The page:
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cycle_time() cycles time span objects in a predetermined cycle length, adapting linear time objects into a circular time frame.

## Usage

cycle_time(time, cycle, reverse = TRUE)

## Arguments

time

An object belonging to one of the following classes: numeric, Duration, difftime, or hms.

cycle

A numeric or Duration object of length 1, equal or greater than 0, indicating the cycle length in seconds. See the Details section to learn more.

reverse

(optional) a logical value indicating if the function must use a reverse cycle for negative values in time. See the Details section to learn more (default: TRUE).

## Value

The same type of object of time cycled with the cycle parameter.

## Details

### Linear versus circular time

Time can have different "shapes".

If the objective is to measure the duration (time span) of an event, time is usually measured considering a linear frame, with a fixed point of origin. In this context, the time value distance itself to infinity in relation to the origin.

                                   B
|----------|
A
|---------------------|
- inf                                                inf +
<----------------------------|----------|----------|------->
s                           0          5          10     s
origin

A + B = 10 + 5 = 15s


But that's not the only possible "shape" of time, as it can also be measured in other contexts.

In a "time of day" context, the time will be linked to the rotation of the earth, "resetting" when a new rotation cycle starts. That brings a different kind of shape to time: a circular shape. With this shape the time value encounters the origin at the beginning and end of each cycle.

               - <--- h ---> +
origin
. . . 0 . . .
.                 .
.                   .
.                     .
.                       .
.                         .
18                        6
.                         .
.                       .
.                     .
.                   .
.                 .
. . . 12 . . .

18 + 6 = 0h


If we transpose this circular time frame to a linear one, it would look like this:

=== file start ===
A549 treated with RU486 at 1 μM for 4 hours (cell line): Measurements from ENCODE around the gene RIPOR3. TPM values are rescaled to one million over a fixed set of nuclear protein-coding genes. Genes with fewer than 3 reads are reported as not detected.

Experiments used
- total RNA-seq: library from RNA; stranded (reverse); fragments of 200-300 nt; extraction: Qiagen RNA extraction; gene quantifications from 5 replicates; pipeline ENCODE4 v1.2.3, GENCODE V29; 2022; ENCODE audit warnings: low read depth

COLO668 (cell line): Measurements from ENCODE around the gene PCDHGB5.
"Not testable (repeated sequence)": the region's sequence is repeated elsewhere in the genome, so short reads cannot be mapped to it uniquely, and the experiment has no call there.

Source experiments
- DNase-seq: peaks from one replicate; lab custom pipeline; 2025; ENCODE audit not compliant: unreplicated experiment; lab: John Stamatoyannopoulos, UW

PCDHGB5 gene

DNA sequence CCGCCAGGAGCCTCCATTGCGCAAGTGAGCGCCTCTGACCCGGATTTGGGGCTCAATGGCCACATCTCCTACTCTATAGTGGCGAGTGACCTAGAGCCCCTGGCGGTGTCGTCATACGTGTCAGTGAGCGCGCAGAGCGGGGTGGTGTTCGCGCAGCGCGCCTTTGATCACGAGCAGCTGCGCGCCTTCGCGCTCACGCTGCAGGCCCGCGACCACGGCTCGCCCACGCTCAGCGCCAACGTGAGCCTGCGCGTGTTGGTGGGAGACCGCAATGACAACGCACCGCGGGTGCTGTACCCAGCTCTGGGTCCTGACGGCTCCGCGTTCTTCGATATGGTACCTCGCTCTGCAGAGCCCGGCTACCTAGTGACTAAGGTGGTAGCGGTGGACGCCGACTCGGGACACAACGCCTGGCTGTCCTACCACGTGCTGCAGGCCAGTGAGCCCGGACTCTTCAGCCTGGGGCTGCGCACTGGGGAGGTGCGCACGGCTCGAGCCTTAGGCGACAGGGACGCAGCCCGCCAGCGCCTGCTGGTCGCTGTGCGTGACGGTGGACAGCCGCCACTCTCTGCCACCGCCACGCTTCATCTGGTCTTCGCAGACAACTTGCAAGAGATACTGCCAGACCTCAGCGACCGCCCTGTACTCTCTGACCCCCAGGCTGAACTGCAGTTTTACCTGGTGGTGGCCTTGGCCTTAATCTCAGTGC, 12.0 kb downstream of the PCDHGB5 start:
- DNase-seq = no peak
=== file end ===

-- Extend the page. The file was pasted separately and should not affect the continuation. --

<----|---------------|---------------|---------------|----->
0h              12h              0h             12h
origin                           origin


Note that now the origin is not fix, but cyclical.

cycle_time() operates by converting linear time objects using a circular approach relative to the cycle length (e.g, cycle = 86400 (1 day)).

### Fractional time

cycle_time() uses the %% operator to cycle values. Hence, it can be subject to catastrophic loss of accuracy if time is fractional and much larger than cycle. A warning is given if this is detected.

%% is a builtin R function that operates like this:

function(a, b) {
a - floor(a / b) * b
}

### Negative time cycling

If time have a negative value and reverse == FALSE, cycle_time() will perform the cycle considering the absolute value of time and return the result with a negative signal.

However, If time have a negative value and reverse == TRUE (default), cycle_time() will perform the cycle in reverse, relative to its origin.

Example: If you have a -30h time span in a reversed cycle of 24h, the result will be 18h. By removing the full cycles of -30h you will get -6h (-30 + 24), and -6h relative to the origin will be 18h.

               - <--- h ---> +
origin
. . . 0 . . .
.                 .
.                   .
.                     .
.                       .
.                         .
(-6) 18                        6 (-18)
.                         .
.                       .
.                     .
.                   .
.                 .
. . . 12 . . .
(-12)


### Period objects

Period objects are a special type of object developed by the lubridate team that represents "human units", ignoring possible timeline irregularities. That is to say that 1 day as Period can have different time spans, when looking to a timeline after a irregularity event.

Since the time span of a Period object can fluctuate, cycle_time() don't accept this kind of object. You can transform it to a Duration object and still use the function, but beware that this can produce errors.

Learn more about Period objects in the Dates and times chapter of Wickham & Grolemund book (n.d.).

## References

Wickham, H., & Grolemund, G. (n.d.). R for data science. Sebastopol, CA: O'Reilly Media. https://r4ds.had.co.nz

## See also

Other utility functions: assign_date(), pretty_mctq(), qplot_walk(), random_mctq(), raw_data(), round_time(), shorter_interval(), sum_time()

## Examples

## Scalar example

time <- lubridate::dhours(25)
cycle <- lubridate::ddays(1)
cycle_time(time, cycle)
#> [1] "3600s (~1 hours)"
#> [1] "3600s (~1 hours)" # Expected

time <- lubridate::dhours(-25)
cycle <- lubridate::ddays(1)
reverse <- FALSE
cycle_time(time, cycle, reverse)
#> [1] "-3600s (~-1 hours)"
#> [1] "-3600s (~-1 hours)" # Expected

time <- lubridate::dhours(-25)
cycle <- lubridate::ddays(1)
reverse <- TRUE
cycle_time(time, cycle, reverse)
#> [1] "82800s (~23 hours)"
#> [1] "82800s (~23 hours)" # Expected

## Vector example

time <- c(lubridate::dmonths(24), lubridate::dmonths(13))
cycle <- lubridate::dyears(1)
cycle_time(time, cycle)
#> [1] "0s"                     "2629800s (~4.35 weeks)"
#> [1] "0s"                     "2629800s (~4.35 weeks)" # Expected

time <- c(lubridate::dmonths(24), lubridate::dmonths(-13))
cycle <- lubridate::dyears(1)
reverse <- FALSE
cycle_time(time, cycle, reverse)
#> [1] "0s"                       "-2629800s (~-4.35 weeks)"
#> [1] "0s"                       "-2629800s (~-4.35 weeks)" # Expected

time <- c(lubridate::dmonths(24), lubridate::dmonths(-13))
cycle <- lubridate::dyears(1)
reverse <- TRUE
cycle_time(time, cycle, reverse)
#> [1] "0s"                       "28927800s (~47.83 weeks)"
#> [1] "0s"                       "28927800s (~47.83 weeks)" # Expected